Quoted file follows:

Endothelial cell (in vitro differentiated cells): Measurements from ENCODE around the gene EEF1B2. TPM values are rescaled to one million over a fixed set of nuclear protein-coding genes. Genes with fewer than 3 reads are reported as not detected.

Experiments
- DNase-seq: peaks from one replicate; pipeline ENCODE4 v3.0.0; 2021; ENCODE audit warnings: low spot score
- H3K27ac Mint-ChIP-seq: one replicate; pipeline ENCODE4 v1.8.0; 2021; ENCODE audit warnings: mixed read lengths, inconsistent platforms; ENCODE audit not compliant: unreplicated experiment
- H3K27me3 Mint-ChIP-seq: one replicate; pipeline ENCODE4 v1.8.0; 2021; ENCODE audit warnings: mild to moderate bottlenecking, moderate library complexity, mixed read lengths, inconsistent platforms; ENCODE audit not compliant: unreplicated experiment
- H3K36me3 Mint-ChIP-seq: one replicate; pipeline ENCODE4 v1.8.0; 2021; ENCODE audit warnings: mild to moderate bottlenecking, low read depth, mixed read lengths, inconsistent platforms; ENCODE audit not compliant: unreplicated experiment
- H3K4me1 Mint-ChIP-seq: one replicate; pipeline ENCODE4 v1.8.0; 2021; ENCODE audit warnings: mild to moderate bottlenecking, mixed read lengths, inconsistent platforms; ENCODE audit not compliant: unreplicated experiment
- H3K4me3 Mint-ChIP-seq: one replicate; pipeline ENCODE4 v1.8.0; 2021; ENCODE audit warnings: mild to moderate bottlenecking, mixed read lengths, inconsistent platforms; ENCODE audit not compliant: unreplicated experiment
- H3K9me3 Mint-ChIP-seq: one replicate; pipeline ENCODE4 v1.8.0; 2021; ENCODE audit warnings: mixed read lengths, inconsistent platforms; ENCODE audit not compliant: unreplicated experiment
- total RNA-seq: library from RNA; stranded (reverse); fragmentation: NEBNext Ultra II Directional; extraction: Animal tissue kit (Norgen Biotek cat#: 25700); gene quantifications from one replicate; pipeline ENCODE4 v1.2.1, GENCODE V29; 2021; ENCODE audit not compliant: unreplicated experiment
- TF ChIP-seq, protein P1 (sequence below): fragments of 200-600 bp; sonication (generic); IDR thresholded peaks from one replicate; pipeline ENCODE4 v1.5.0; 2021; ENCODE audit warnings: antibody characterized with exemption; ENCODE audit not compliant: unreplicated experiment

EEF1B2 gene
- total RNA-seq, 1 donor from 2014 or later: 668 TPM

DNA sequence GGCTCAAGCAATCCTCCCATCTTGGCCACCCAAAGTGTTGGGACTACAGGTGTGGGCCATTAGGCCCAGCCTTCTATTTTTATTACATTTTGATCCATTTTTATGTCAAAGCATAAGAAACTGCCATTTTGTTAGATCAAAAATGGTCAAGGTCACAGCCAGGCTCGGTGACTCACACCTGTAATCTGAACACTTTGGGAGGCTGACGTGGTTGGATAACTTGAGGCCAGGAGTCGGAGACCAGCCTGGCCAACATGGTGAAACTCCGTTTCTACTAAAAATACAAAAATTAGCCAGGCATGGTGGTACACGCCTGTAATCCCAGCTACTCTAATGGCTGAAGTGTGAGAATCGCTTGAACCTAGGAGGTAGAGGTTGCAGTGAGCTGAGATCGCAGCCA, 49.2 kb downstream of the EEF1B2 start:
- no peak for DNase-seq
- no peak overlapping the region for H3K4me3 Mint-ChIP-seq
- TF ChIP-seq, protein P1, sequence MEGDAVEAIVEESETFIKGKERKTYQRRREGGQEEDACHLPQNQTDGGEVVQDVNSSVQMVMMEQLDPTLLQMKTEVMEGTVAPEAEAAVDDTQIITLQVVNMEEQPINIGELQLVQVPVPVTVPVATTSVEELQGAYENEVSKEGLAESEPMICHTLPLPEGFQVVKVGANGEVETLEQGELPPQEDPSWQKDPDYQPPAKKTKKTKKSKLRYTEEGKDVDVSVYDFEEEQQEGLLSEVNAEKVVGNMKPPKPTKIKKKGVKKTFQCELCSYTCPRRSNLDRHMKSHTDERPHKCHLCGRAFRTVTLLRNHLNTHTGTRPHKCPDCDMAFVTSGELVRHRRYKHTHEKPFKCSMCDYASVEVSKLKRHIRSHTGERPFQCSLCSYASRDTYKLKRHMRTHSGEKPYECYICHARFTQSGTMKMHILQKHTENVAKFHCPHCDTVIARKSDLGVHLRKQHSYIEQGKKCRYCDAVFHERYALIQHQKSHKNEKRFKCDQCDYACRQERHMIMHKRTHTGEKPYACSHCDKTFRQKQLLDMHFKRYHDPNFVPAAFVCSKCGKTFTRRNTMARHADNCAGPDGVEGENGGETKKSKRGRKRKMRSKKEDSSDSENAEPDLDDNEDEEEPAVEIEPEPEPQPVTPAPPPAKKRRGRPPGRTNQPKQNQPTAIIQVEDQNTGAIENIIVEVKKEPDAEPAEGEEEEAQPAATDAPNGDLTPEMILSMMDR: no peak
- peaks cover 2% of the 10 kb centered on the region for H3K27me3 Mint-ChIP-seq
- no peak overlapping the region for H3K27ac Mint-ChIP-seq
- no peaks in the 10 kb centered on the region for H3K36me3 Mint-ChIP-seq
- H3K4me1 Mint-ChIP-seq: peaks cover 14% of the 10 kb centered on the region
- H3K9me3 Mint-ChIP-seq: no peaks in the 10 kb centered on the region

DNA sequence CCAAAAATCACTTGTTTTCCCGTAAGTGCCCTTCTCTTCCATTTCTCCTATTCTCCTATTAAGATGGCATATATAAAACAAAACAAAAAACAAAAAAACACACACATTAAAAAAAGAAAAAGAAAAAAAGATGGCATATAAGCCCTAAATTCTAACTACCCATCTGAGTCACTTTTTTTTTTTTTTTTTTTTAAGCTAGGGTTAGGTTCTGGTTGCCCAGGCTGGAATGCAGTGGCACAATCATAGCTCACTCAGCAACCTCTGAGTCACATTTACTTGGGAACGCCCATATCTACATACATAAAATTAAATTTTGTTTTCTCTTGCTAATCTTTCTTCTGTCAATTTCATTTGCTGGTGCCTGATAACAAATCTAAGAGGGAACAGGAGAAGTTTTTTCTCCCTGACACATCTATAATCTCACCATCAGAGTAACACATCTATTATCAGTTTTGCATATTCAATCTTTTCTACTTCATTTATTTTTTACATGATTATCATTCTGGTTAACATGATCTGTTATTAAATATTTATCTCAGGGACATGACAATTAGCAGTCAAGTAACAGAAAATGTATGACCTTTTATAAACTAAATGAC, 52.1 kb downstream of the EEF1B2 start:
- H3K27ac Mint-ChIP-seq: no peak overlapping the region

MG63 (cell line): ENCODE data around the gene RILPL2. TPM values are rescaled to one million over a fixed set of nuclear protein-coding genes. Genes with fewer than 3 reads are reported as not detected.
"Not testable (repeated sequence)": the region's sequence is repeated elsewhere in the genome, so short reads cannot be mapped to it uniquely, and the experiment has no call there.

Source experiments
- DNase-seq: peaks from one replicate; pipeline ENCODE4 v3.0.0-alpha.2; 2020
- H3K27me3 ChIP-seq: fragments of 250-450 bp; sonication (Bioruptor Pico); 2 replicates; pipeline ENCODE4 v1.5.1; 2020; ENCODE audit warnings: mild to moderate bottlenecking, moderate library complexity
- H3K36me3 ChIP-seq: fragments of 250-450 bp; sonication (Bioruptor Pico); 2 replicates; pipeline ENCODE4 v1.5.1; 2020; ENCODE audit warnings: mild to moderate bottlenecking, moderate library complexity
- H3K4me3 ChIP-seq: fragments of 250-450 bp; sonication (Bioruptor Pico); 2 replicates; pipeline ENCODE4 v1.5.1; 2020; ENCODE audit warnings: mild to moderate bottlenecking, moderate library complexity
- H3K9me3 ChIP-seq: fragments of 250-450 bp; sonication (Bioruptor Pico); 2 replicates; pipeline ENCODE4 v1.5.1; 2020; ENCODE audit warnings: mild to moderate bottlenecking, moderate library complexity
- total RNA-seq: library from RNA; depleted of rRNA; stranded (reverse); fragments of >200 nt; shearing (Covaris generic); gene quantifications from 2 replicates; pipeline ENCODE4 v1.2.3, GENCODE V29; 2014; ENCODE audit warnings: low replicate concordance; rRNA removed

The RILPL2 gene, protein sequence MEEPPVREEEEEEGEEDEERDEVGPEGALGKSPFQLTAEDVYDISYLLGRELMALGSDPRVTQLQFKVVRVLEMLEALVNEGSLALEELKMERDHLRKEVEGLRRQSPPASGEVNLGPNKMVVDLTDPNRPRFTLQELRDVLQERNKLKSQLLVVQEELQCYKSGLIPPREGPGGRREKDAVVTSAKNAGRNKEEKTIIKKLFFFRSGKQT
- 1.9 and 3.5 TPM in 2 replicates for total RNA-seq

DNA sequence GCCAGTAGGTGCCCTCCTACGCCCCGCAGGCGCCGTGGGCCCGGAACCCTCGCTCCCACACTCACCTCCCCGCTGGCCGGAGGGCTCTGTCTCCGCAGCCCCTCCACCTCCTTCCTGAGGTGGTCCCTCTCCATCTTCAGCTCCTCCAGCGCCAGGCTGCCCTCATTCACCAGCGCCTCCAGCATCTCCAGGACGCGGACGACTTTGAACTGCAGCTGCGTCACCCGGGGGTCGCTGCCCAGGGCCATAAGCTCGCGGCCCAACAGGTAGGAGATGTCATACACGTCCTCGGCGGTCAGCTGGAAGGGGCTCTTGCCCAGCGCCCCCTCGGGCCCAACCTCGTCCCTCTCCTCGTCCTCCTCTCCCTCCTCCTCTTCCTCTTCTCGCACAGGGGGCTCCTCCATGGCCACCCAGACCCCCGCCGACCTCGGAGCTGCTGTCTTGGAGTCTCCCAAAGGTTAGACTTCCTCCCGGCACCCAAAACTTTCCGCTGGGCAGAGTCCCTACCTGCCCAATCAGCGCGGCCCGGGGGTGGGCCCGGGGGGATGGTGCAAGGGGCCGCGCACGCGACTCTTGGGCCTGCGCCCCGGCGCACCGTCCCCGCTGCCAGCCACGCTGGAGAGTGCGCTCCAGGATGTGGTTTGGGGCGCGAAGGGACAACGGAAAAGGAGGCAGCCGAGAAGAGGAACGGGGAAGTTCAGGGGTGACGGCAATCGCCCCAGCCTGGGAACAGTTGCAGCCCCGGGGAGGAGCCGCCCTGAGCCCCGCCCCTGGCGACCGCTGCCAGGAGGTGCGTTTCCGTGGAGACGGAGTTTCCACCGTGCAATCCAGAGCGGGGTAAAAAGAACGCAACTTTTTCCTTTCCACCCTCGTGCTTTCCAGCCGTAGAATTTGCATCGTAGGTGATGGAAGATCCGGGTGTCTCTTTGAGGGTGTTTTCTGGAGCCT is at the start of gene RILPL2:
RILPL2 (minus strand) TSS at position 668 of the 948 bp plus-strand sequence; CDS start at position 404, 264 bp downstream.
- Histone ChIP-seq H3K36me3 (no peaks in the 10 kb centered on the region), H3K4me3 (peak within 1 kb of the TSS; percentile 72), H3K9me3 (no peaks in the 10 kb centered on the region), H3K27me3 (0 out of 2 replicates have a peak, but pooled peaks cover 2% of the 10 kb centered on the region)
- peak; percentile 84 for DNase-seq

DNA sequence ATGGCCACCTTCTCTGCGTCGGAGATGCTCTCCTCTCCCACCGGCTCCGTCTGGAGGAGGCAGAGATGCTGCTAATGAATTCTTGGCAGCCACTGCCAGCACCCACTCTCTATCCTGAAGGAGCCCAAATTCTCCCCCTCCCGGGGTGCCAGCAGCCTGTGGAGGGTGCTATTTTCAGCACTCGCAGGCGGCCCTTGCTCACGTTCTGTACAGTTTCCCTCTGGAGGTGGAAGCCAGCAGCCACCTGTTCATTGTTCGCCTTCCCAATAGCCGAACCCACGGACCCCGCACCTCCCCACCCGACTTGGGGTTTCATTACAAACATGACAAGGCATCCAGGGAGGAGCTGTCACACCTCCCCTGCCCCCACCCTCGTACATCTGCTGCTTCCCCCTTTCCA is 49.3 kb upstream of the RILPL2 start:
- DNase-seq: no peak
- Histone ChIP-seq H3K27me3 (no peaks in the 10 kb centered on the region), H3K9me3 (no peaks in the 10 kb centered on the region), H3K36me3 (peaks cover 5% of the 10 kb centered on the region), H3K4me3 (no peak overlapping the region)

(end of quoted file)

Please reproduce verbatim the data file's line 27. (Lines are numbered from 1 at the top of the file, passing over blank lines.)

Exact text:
Source experiments